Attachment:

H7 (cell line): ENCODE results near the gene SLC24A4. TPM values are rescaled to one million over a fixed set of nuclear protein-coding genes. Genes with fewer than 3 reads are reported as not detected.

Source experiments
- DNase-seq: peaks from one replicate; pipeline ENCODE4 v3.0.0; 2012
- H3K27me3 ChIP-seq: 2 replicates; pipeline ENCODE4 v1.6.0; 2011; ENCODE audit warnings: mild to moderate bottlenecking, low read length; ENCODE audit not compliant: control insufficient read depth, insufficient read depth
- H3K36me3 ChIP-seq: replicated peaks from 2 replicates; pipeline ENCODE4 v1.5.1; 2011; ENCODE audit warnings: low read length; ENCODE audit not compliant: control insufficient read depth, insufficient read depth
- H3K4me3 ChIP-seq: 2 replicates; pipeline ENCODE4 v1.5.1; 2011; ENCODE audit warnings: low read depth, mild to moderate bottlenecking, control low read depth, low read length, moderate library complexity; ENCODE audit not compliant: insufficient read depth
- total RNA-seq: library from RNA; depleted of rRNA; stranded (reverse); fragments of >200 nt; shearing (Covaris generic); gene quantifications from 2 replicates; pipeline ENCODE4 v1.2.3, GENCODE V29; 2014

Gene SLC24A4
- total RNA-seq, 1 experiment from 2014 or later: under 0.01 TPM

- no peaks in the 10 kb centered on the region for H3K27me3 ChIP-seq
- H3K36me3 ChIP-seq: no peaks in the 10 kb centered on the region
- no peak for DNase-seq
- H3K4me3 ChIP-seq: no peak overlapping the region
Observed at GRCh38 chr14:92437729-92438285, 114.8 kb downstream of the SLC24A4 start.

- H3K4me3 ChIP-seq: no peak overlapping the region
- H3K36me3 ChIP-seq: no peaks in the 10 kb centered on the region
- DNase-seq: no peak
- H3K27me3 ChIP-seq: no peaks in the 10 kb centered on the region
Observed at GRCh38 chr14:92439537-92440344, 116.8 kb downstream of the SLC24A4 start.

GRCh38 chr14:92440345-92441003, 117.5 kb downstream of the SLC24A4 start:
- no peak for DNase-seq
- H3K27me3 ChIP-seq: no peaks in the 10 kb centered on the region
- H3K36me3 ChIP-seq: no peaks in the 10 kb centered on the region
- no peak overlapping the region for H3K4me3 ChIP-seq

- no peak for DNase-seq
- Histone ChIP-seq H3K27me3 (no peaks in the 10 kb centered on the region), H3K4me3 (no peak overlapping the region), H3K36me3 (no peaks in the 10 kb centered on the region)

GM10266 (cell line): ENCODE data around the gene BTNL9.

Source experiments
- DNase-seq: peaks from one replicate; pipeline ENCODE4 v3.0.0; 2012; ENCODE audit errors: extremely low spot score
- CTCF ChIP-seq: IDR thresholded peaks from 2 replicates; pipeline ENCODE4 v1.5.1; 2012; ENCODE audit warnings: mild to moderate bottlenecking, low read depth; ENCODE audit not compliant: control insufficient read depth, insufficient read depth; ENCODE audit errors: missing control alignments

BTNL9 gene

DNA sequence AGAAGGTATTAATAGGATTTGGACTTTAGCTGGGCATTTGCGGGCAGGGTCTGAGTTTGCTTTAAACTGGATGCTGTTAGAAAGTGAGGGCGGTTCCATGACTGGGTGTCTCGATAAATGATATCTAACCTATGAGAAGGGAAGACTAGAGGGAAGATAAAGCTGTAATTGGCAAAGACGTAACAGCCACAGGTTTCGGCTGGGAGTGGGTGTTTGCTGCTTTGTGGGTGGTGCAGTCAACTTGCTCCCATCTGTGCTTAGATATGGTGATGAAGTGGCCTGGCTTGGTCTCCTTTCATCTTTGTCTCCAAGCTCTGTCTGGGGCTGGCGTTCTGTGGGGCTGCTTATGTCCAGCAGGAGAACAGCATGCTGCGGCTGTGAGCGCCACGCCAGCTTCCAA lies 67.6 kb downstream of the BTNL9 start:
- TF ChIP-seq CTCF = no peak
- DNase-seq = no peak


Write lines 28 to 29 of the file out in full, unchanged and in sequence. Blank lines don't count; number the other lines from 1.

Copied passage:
Source experiments
- DNase-seq: peaks from one replicate; pipeline ENCODE4 v3.0.0; 2012; ENCODE audit errors: extremely low spot score